Last month, there were two separate deadly police shootings in the same week, resulting in multiple police casualties.
The first shooting happened in Odessa, Texas, where a 58-year-old "Vietnam vet" ambushed and murdered three Odessa officers with deadly accurate shotgun blasts to the head. Four hours later, the barricaded suspect was wounded and captured by SWAT. The entire Odessa, Texas, region is in mourning for the first-ever officers shot and killed there. I watched a nationally televised high school football game, where the entire Odessa team displayed "OPD" on their helmets, honoring the slain officers.
The second shooting took place in Florida's Dade County, where four Miami-Dade police on a burglary detail pulled over a vehicle. The occupant ran inside a building and emerged firing an AK-47, killing one officer and wounding three others. The massive manhunt that ensued ended 12 hours later when SWAT cornered and killed the 21-year-old suspect in a second shootout.
In both tragic cases, officers were felled by cold-blooded murderers, firing high-powered weapons with deadly accuracy—without warning. In the months ahead, both tragedies will be analyzed for lessons that might help prevent future tragedies.
Sadly, these are only two incidents during this year's surge in deadly attacks on American police. The latest statistics show during the first six months of 2007, 101 police were killed in the line of duty, the highest death rate since 1978. This is an alarming 44-percent increase over 2006, with an even more alarming 59-percent increase in firearms deaths and on track to surpass 2006's entire year total of 145 deaths.
This "surge" of officer deaths comes after three decades of a downward trend. Police "experts" tout a number of reasons for the decrease: better training and tactics, body armor, improved medical care. These same "experts" are on record stating that statistics prove one-officer cars are "safer" than two-officer cars, because an officer alone has fewer "distractions" than with a partner, plus there are more units on the street, with backup only a radio call away.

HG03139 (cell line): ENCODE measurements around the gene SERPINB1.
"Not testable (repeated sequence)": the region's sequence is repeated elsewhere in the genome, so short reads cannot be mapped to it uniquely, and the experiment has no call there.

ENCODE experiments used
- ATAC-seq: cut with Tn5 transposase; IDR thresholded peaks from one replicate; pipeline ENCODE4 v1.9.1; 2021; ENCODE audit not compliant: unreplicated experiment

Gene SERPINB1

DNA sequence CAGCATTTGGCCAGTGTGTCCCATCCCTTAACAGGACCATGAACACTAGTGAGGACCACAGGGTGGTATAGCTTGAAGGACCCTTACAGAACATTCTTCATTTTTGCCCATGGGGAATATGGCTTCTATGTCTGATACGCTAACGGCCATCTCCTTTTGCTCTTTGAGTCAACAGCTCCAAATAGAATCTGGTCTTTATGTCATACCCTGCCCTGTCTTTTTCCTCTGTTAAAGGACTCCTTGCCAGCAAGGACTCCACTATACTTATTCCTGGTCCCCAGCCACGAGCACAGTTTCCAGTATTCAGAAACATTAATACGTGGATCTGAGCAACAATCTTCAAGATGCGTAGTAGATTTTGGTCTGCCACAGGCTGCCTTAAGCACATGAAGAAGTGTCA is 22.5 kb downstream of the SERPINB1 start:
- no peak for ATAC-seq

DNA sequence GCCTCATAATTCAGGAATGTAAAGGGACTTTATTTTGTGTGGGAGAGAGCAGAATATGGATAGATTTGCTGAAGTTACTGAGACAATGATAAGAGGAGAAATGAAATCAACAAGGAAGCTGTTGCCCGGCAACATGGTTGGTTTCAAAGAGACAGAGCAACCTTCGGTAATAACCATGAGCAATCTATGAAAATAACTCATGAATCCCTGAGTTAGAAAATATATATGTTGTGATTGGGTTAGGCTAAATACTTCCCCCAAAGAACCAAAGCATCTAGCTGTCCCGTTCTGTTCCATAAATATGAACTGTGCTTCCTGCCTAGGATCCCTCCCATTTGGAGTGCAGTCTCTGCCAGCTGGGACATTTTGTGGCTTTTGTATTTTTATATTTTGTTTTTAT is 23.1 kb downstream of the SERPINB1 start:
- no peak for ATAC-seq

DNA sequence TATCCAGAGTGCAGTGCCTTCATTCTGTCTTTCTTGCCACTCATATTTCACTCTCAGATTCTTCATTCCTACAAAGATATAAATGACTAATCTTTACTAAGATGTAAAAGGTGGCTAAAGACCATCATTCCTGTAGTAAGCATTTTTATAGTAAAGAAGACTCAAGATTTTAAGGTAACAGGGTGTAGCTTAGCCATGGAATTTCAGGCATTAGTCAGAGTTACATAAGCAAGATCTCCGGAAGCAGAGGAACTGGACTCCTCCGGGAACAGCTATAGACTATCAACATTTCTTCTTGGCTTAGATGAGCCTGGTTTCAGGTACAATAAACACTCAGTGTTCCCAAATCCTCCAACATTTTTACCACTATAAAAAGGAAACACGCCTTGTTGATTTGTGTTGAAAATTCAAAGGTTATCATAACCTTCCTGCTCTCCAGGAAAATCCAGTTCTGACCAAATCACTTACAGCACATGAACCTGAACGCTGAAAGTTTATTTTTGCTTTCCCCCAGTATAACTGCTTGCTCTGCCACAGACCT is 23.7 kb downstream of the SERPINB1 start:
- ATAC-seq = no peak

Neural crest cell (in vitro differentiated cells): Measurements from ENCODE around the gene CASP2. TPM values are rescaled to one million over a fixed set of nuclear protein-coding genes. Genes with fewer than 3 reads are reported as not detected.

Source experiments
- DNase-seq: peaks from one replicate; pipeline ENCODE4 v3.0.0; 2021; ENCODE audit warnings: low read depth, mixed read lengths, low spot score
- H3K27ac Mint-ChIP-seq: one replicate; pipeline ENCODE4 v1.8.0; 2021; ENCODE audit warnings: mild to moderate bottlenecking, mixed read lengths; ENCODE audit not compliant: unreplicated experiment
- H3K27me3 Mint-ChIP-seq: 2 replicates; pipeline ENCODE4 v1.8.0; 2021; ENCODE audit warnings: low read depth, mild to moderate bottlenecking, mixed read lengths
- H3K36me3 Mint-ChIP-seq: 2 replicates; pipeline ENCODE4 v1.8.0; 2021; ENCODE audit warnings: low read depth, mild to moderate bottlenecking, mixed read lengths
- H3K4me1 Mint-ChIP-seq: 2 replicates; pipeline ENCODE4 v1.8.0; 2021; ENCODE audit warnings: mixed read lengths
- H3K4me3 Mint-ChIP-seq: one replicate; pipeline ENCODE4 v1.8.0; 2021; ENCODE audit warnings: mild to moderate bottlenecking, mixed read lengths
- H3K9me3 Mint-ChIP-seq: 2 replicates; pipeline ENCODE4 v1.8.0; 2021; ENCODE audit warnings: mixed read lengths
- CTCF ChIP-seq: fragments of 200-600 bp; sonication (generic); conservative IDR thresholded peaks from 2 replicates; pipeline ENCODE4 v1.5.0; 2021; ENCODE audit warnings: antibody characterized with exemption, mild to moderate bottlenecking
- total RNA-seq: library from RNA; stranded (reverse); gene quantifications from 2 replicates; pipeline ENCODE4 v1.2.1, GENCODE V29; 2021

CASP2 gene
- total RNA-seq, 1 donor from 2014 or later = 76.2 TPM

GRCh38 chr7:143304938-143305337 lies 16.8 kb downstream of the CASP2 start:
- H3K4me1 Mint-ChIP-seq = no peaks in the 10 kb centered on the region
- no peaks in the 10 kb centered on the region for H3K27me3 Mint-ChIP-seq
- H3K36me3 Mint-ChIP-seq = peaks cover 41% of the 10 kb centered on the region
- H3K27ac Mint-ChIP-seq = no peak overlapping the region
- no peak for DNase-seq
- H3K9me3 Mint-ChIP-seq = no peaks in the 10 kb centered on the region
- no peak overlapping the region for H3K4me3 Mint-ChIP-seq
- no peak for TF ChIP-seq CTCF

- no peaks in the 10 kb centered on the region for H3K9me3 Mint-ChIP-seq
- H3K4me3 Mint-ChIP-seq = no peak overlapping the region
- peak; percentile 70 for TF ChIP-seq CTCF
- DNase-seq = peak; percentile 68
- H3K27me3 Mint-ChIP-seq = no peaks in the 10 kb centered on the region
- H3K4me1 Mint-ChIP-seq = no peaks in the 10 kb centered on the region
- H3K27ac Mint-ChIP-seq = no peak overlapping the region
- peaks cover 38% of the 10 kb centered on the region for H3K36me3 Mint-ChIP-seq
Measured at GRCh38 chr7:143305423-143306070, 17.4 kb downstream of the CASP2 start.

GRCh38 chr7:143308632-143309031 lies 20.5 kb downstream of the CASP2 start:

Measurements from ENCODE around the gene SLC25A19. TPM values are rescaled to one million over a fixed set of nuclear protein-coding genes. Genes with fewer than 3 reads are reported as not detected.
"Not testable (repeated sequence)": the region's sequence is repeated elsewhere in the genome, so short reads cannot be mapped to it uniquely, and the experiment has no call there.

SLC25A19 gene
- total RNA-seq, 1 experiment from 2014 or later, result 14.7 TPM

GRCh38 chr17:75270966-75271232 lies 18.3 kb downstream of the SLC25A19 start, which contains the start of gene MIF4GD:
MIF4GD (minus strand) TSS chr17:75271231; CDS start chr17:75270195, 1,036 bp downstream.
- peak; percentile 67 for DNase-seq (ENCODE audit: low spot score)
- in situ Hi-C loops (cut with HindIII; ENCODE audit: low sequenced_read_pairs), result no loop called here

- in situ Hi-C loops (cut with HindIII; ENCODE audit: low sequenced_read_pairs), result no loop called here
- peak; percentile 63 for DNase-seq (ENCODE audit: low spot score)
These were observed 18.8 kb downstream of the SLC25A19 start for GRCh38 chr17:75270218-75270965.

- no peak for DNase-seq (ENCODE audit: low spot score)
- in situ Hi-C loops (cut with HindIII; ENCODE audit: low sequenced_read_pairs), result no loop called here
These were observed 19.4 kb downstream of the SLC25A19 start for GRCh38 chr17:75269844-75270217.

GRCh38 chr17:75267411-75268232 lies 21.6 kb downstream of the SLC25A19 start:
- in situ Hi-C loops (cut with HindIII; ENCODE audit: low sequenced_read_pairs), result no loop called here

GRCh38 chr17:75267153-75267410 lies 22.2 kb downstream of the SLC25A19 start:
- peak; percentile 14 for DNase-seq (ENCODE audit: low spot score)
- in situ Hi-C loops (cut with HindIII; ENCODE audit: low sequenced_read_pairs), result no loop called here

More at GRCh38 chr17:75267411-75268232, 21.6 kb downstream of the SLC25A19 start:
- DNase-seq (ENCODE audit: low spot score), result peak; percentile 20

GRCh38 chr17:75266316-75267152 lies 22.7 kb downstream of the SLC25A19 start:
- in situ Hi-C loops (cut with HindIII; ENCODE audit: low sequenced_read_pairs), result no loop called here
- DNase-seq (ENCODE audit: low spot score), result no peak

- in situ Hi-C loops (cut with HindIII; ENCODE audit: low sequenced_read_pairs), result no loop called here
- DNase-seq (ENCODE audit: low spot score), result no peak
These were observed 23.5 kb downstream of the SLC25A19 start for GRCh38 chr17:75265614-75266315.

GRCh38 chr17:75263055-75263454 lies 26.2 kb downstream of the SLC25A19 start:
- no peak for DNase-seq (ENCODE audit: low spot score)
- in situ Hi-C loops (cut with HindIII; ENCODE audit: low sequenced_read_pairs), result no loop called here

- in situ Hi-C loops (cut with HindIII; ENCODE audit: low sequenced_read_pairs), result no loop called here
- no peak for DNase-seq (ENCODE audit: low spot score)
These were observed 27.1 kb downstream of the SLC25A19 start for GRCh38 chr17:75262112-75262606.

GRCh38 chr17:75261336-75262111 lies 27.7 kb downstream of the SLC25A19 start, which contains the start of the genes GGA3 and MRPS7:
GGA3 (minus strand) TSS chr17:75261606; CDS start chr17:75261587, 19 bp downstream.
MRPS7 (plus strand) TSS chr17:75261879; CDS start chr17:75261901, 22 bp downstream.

But I seriously doubt this view is shared by street cops. They're the ones who face the dangers on the street, and who are dying in increasing numbers. Ask any street cop, and he or she will tell you two is safer than one, and more is safer than few. Why is it that SWAT, which handles the highest-risk missions, is safer than patrol? The answer is simple: SWAT employs the military principle Sun Tzu wrote 2,500 years ago. The more odds are in your favor, the better your odds are for victory. The same is true in policing. But I forget myself—police aren't military, nor are police fighting any war; this, according to certain so-called "experts."
If police in America are not in a war, then why are more than 17,000 names of fallen police officers engraved in the National Law Enforcement Memorial in Washington, D.C.? And why is 2007 on track to become the deadliest year for police in more than three decades? The fact is police are engaged in a deadly, dangerous form of war known as "low intensity conflict," and in areas of some U.S. cities, a form of "urban guerilla warfare." Regardless of what police detractors say to the contrary, the majority of police and of the American public understand the truth about this ongoing war against violent criminals.
This low intensity, urban guerilla warfare is what led to the creation of SWAT 40 years ago. Begun in Los Angeles, SWAT spread throughout America, and today is firmly entrenched as the police vanguard against violent criminals. It is said the best form of flattery is imitation, and today, street officers across the nation are adopting proven successful "SWAT" tactics.
Returning to the one- vs. two-officer car debate, what's crystal clear is two is better than one, three is better than two, four is better than three, and so on. For 2,500 years Sun Tzu's principle has proven true countless times, and SWAT has wisely adopted it with remarkable success.
SWAT officers across the nation can readily cite numerous situations where "show of force" took the fight out of violent criminals. Suspects who "take on" SWAT almost always lose because SWAT employs proven, sound strategy and tactics. SWAT knows it has to win every time, because who bails out SWAT if they lose? However, SWAT cannot be everywhere—a realization that took the deadly Columbine rampage to learn from.
In the real world, most police continue to work alone, with their survival dependent on themselves and luck. Those working two-officer units have better survival odds. And SWAT has the best survival odds of all. Patrol faces unknown danger, while SWAT faces known danger. Which is more dangerous? The one you face today.
Regardless of assignment, survival is the goal. And regardless of assignment, being ready is the key to survival (along with a little good luck). Remember, the life you save might be your partner's, or your own.